AI smartphone integration is throwing up some unusual collaborations between competitors

July 1, 2024

  • Google, Apple, Samsung and others are integrating AI into their devices
  • This is sometimes involving unlikely cross-company collaborations
  • It could create a confusing situation for buyers loyal to any one brand

As tech giants like Apple, Samsung, Google, and Microsoft invest heavily in AI research and development, the era of the ‘AI device’ is thoroughly upon us. 

Apple’s AI features for mobile devices will launch as part of iOS 18 in September 2024, including AI-generated “Genmoji” images, a smarter and more intuitive Siri, and a writing assistant called Rewrite.

This shiny arsenal of new tools, some of which are united as “Apple Intelligence,” leverages Apple’s own AI models, OpenAI’s models, and might even involve a collaboration integration with Google’s Gemini models in the future. 

News outlets like ZDNet speculate that Anthropic’s Claude might be on the cards, too, which would see Apple Intelligence take the ‘best bits’ from virtually every corner of the AI industry.

Apple’s walls come tumbling down

Apple has always been known for its walled-garden approach, tightly controlling every aspect of its hardware and software. Few are historically more reluctant to incorporate third-party services into their core offerings, especially from direct competitors like Google.

It could be confusing for consumers to learn that their iPhone, which has been Apple through and through for decades, is now suddenly embedded with Google’s technology.

There have been other moments when these ecosystems collided, such as YouTube,  owned by Google, shipping on iOS devices from the original iPhone until iOS 6 in 2012. Afterward, Google released a standalone YouTube app on the iOS App Store.

Another example is how Google was the default search engine on Apple’s Safari browser on iOS devices until 2013, when Apple replaced it with Bing.

But otherwise, Apple and Google increasingly developed competing services and platforms, such as Apple Music vs. YouTube Music, Apple News vs. Google News, and Apple Pay vs. Google Pay.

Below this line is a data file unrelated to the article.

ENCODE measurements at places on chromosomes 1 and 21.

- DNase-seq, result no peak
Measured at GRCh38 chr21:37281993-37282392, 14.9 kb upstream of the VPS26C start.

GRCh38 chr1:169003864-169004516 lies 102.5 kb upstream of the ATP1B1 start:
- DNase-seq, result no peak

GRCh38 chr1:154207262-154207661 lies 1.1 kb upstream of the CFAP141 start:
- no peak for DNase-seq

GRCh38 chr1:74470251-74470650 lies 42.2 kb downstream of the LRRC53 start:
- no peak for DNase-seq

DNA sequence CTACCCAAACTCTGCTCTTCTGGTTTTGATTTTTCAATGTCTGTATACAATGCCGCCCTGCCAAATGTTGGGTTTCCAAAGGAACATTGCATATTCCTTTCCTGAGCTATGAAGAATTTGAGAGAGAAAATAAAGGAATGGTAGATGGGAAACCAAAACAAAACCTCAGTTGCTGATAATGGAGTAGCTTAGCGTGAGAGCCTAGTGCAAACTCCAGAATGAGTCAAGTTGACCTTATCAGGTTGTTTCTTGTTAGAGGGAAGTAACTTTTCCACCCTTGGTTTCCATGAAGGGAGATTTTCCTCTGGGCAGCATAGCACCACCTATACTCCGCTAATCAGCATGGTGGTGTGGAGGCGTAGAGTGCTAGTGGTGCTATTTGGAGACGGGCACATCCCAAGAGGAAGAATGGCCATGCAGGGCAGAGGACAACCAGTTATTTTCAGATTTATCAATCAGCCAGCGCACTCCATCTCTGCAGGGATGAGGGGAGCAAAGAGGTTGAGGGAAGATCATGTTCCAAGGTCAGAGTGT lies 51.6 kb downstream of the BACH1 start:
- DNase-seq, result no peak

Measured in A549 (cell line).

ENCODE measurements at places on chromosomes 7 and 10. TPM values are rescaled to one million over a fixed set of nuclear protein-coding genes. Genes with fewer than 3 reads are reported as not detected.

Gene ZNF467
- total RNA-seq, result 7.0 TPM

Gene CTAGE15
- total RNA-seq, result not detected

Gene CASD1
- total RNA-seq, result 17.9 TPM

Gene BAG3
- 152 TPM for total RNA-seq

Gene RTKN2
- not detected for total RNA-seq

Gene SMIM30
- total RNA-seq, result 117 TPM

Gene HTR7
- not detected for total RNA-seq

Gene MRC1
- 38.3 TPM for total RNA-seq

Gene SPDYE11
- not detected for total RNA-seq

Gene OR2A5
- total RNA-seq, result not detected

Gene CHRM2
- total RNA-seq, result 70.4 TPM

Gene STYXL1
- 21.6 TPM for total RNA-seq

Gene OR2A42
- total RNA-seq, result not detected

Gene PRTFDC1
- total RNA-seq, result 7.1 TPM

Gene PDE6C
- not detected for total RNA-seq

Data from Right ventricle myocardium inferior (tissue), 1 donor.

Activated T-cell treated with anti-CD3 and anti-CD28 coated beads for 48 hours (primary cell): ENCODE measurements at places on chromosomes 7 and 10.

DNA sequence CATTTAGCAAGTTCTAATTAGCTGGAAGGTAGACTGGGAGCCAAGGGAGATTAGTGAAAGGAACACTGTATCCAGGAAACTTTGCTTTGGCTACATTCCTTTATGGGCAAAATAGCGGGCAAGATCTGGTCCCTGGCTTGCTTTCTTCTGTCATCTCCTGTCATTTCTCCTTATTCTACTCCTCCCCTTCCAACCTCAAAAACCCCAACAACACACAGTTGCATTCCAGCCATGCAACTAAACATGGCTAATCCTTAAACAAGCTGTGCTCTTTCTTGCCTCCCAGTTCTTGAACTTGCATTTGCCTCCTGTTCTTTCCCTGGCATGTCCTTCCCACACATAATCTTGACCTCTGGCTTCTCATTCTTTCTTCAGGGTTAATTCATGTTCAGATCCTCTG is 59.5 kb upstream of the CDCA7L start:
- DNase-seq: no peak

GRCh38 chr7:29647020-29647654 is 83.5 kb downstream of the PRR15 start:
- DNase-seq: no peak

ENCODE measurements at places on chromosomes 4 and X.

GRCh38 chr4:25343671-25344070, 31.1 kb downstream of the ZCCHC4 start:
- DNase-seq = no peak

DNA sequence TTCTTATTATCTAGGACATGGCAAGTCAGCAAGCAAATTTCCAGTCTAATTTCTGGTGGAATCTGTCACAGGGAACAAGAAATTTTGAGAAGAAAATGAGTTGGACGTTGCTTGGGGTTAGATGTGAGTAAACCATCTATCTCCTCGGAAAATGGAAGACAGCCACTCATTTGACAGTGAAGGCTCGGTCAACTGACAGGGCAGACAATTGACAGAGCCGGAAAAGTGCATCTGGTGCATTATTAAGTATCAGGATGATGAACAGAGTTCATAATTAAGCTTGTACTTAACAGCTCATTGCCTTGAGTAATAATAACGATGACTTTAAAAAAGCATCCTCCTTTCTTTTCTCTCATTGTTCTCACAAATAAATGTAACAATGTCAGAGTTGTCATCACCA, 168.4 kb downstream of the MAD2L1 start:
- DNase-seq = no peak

Sure, not even the world’s biggest companies can do everything, but Apple has been investing in its own AI efforts. So what are they missing so badly that they need OpenAI and Google?

Speaking of this new rumored Apple-Google AI collaboration, Michael Gartenberg, a technology analyst and former director of marketing at Apple, told WIRED, “In the past, this leak would have killed the deal,” continuing, “The first rule of doing a deal with Apple is don’t talk about Apple.”

This chimera of AI integrations will be confusing to navigate both commercially and in terms of regulations, as highlighted when the EU discussed concerns that Apple’s AI suite, dubbed “Apple Intelligence,” would risk breaking the Digital Markets Act

Others, including Elon Musk, are concerned that multiple AI vendors delivering services to people’s devices might constitute a major privacy risk.

Meanwhile, while Apple Intelligence will initially be available as a free set of features, the company is exploring ways to monetize its AI offerings in the future. This includes a paid “Apple Intelligence+” tier that offers subscribers additional features. 

So, might Apple end up charging users for Google or Microsoft services and sharing the revenue?!

It doesn’t sound likely on paper, but AI has seemingly chucked the old rulebook out of the window.

Samsung is keen to keep up

Every action has an opposite reaction in a smartphone market swept up in AI fever.

Not to be outdone by its rival, Samsung, the world’s largest smartphone manufacturer, is also pushing its own AI integration strategy. 

The company is expected to showcase its AI capabilities at the upcoming Galaxy Unpacked event, where it will likely unveil new AI-powered features for its flagship devices.

Rumors suggest that Samsung will introduce AI-enhanced camera capabilities, such as improved low-light performance and real-time object recognition, in its upcoming foldable smartphones, the Galaxy Z Fold 6 and Galaxy Z Flip 6. 

Additionally, the company is expected to showcase AI-powered health and fitness features in its Galaxy Watch 7 and Galaxy Ring wearables, offering personalized workout recommendations and real-time health monitoring.

Samsung’s AI efforts are further bolstered by its partnership with Google, showing again how the AI industry forms few true allies. 

Meanwhile, Google recently announced that Gemini AI will be integrated into Google Messages, so users can access the AI service directly within the app.

It looks like Android, at least, is trying to retain some semblance of self-identity as Apple and Samsung race to embed AI technologies into their products from other brands.

One thing amid this is certain: tech companies are bullish that people want AI integrated directly into their devices.

In some cases, they’re willing to risk releasing half-finished tools or striking unusual collaborations just to win that AI edge in the market.

It could become quite messy for the consumer. 

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Sam Jeans

Sam is a science and technology writer who has worked in various AI startups. When he’s not writing, he can be found reading medical journals or digging through boxes of vinyl records.


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